Personal Attributes

Below is a discussion of the major personal and professional traits that interviewers have identified as positive qualities. Effective listening skills and appropriate body language are important and are therefore the main topics of the discussion. Other important traits are also listed.

Effective Listening Skills
 
  1. Make eye contact with the interviewer, but do not stare. Pay attention to what is being said.
  2. Avoid interrupting, even if what you have to say is directly related to a comment being made. Do not dominate the conversation in an effort to impress the interviewer with your knowledge.
  3. Do not jump in immediately with your comments, particularly if the interviewer is not yet finished speaking. Do not override the interviewer's comments.
  4. Answer the question being asked. If you do not know the answer, don't try to impress the interviewer by bluffing. On the other hand, do not answer a question that has not been asked. If you are not certain about the best way to answer a question, rather than give a rambling answer, ask that the question be qualified. For example, if the interviewer says "Tell me something about yourself," respond with "Would you like to hear something about my personal background or work history?"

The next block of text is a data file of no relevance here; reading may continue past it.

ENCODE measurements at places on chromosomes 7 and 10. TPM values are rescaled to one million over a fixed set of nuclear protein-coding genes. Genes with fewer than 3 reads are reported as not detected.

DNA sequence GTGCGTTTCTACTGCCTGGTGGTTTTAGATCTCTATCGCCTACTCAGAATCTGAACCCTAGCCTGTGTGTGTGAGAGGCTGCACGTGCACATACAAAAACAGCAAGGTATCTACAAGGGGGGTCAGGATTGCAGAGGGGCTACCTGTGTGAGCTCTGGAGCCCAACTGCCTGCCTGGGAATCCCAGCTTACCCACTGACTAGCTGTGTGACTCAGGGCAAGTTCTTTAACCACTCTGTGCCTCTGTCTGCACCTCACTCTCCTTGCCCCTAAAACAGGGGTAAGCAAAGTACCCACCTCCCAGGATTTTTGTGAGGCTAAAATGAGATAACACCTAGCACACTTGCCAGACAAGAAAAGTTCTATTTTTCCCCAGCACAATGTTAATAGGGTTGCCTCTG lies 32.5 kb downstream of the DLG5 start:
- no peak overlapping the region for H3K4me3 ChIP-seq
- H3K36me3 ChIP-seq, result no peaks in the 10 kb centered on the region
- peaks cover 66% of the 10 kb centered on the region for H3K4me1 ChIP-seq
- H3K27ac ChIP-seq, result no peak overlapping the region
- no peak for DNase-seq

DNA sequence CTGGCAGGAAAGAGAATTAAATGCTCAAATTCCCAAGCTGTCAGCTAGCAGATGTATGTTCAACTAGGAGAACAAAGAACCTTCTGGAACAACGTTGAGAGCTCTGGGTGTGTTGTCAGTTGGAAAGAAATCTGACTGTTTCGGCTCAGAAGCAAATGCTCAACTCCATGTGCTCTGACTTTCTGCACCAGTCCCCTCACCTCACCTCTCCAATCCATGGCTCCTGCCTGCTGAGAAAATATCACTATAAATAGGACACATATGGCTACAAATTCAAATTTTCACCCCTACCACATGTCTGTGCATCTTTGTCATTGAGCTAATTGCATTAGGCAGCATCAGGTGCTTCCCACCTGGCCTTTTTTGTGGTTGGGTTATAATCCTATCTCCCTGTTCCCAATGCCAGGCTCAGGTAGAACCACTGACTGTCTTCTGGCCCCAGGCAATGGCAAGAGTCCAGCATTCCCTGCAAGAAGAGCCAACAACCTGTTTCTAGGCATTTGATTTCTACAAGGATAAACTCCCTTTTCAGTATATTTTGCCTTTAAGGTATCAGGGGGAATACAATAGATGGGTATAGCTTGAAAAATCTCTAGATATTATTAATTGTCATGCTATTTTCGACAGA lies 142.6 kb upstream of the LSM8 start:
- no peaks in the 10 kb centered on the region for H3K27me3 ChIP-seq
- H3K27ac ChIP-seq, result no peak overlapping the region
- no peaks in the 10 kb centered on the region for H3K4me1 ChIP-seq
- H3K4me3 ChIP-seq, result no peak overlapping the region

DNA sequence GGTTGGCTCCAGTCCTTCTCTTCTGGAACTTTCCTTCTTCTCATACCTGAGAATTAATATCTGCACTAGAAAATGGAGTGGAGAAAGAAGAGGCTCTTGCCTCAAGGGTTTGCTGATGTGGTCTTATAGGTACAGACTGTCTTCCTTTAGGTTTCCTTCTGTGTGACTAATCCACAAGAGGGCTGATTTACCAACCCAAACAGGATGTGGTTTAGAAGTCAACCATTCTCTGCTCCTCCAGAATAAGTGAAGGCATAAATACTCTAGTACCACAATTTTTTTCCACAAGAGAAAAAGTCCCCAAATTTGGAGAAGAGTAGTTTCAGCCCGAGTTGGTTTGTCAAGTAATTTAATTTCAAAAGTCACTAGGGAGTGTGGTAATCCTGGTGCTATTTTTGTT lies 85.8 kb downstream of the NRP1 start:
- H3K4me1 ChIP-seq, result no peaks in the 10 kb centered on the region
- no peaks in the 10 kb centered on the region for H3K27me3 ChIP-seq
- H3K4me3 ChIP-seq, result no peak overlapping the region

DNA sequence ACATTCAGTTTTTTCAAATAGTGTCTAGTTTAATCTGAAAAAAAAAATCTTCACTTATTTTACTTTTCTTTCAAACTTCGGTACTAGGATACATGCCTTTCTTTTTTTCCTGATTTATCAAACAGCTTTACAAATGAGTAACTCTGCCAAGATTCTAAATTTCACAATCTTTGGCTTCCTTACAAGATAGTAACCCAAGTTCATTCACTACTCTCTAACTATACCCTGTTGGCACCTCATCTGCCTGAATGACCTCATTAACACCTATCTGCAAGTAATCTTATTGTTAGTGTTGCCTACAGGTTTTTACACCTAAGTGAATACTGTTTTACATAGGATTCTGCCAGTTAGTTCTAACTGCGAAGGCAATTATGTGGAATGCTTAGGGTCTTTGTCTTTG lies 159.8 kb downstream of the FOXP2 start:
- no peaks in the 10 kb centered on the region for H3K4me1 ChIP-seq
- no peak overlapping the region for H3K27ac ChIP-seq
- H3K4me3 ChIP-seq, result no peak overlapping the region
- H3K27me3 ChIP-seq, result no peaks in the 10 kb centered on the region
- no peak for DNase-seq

5. Avoid making confrontational remarks if you do not agree with a statement made by the interviewer.
  6. Do not try to fill up short silences with needless talking. On the other hand, learn to use silence as a transition to saying something you would like the interviewer to know about you.
  7. If you are not certain what the question was, rephrase what you think you have heard, to make certain that your perception is accurate. This is an important skill to develop, particularly if you feel that a comment or question has put you on the defensive.

See the following articles for more information:
 


About Harrison Barnes
Harrison Barnes is the founder of LawCrossing and an internationally recognized expert in attorney search and placement. Harrison is extremely committed to and passionate about the profession of legal placement. Harrison’s writings about attorney careers and placement attract millions of reads each year. LawCrossing has been ranked on the Inc. 500 twice. For more information, please visit Harrison Barnes’ bio.

About LawCrossing